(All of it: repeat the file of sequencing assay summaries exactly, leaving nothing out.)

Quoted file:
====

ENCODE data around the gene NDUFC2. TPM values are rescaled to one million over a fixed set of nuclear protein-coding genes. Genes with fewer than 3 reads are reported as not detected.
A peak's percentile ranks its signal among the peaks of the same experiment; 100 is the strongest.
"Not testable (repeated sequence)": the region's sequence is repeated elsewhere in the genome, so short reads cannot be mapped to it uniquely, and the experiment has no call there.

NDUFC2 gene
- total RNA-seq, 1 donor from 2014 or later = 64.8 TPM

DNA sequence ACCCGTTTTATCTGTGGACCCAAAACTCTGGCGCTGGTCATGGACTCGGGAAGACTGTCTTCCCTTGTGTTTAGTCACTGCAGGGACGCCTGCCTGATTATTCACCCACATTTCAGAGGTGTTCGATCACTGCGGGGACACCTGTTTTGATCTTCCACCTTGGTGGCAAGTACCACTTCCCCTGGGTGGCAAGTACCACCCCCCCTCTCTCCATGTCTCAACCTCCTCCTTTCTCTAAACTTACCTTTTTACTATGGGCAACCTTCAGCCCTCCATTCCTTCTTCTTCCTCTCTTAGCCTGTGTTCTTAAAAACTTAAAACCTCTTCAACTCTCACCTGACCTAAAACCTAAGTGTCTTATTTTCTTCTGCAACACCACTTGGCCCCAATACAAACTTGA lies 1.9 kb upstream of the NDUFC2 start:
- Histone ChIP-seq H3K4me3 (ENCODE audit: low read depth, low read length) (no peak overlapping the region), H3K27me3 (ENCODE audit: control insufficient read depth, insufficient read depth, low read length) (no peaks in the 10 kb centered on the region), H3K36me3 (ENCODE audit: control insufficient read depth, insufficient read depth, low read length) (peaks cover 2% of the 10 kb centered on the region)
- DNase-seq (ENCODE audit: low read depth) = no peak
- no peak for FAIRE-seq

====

ENCODE data around the gene NDUFC2. TPM values are rescaled to one million over a fixed set of nuclear protein-coding genes. Genes with fewer than 3 reads are reported as not detected.
A peak's percentile ranks its signal among the peaks of the same experiment; 100 is the strongest.
"Not testable (repeated sequence)": the region's sequence is repeated elsewhere in the genome, so short reads cannot be mapped to it uniquely, and the experiment has no call there.

NDUFC2 gene
- total RNA-seq, 1 donor from 2014 or later = 64.8 TPM

DNA sequence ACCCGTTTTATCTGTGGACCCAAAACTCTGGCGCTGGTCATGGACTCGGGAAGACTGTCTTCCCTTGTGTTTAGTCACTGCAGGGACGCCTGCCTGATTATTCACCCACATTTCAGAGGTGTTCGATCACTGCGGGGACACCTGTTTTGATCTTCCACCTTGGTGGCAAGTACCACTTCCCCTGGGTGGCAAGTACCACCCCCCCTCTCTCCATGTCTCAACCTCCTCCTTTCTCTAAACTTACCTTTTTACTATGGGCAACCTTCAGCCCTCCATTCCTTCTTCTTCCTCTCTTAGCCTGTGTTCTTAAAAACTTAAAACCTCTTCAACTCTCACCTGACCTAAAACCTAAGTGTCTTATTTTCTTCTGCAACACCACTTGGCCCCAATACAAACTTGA lies 1.9 kb upstream of the NDUFC2 start:
- Histone ChIP-seq H3K4me3 (ENCODE audit: low read depth, low read length) (no peak overlapping the region), H3K27me3 (ENCODE audit: control insufficient read depth, insufficient read depth, low read length) (no peaks in the 10 kb centered on the region), H3K36me3 (ENCODE audit: control insufficient read depth, insufficient read depth, low read length) (peaks cover 2% of the 10 kb centered on the region)
- DNase-seq (ENCODE audit: low read depth) = no peak
- no peak for FAIRE-seq